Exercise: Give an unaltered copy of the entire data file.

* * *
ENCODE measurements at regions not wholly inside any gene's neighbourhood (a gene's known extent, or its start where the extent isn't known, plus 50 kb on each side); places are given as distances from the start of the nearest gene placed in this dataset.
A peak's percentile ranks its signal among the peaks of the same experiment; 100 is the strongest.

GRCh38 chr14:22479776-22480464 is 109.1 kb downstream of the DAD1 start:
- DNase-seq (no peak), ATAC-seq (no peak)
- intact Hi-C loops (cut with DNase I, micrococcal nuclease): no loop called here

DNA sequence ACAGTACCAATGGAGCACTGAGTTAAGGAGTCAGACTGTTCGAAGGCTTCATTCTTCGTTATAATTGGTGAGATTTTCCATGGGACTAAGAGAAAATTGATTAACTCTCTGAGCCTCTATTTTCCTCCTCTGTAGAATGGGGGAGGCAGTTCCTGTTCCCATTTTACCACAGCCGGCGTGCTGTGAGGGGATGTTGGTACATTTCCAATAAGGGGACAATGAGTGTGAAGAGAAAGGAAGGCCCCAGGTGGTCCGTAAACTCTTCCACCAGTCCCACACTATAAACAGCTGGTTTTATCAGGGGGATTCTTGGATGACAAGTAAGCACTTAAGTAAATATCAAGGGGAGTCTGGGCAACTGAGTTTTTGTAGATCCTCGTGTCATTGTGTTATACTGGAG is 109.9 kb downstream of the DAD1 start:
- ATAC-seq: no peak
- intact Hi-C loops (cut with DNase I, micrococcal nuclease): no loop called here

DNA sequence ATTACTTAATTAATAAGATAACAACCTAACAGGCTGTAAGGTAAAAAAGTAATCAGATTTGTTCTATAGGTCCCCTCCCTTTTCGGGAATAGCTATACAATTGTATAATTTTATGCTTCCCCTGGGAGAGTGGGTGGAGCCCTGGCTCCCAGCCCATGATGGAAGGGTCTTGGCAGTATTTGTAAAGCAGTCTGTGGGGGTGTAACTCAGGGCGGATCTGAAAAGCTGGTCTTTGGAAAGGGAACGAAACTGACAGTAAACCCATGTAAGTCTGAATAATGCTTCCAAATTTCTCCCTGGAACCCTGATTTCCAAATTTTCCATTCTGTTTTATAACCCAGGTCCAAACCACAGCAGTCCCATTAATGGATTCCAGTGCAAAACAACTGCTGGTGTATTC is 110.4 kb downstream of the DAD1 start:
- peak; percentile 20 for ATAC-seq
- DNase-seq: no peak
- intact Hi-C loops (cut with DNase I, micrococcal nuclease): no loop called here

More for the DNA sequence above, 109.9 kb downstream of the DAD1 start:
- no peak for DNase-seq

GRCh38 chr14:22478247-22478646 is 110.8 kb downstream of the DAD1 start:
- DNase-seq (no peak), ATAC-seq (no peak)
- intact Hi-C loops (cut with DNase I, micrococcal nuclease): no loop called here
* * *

ENCODE measurements at regions not wholly inside any gene's neighbourhood (a gene's known extent, or its start where the extent isn't known, plus 50 kb on each side); places are given as distances from the start of the nearest gene placed in this dataset.
A peak's percentile ranks its signal among the peaks of the same experiment; 100 is the strongest.

GRCh38 chr14:22479776-22480464 is 109.1 kb downstream of the DAD1 start:
- DNase-seq (no peak), ATAC-seq (no peak)
- intact Hi-C loops (cut with DNase I, micrococcal nuclease): no loop called here

DNA sequence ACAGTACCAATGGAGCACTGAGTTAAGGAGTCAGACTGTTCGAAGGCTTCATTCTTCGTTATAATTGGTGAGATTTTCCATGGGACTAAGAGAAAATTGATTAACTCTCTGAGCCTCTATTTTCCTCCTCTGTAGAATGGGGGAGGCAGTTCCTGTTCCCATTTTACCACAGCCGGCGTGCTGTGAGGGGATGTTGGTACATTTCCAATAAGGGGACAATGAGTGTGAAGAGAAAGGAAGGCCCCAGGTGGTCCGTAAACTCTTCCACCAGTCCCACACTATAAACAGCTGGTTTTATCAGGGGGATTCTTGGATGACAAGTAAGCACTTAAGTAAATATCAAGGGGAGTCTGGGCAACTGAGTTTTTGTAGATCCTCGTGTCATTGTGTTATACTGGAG is 109.9 kb downstream of the DAD1 start:
- ATAC-seq: no peak
- intact Hi-C loops (cut with DNase I, micrococcal nuclease): no loop called here

DNA sequence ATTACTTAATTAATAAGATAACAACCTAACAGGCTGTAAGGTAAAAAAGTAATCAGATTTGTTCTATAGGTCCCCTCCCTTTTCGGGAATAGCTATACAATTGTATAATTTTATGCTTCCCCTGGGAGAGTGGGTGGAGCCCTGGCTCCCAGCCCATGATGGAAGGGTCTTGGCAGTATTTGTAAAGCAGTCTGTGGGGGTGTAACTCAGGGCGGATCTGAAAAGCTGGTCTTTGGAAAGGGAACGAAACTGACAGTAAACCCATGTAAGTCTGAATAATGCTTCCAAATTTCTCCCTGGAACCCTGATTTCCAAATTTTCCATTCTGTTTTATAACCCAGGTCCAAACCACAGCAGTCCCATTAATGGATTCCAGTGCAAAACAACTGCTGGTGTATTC is 110.4 kb downstream of the DAD1 start:
- peak; percentile 20 for ATAC-seq
- DNase-seq: no peak
- intact Hi-C loops (cut with DNase I, micrococcal nuclease): no loop called here

More for the DNA sequence above, 109.9 kb downstream of the DAD1 start:
- no peak for DNase-seq

GRCh38 chr14:22478247-22478646 is 110.8 kb downstream of the DAD1 start:
- DNase-seq (no peak), ATAC-seq (no peak)
- intact Hi-C loops (cut with DNase I, micrococcal nuclease): no loop called here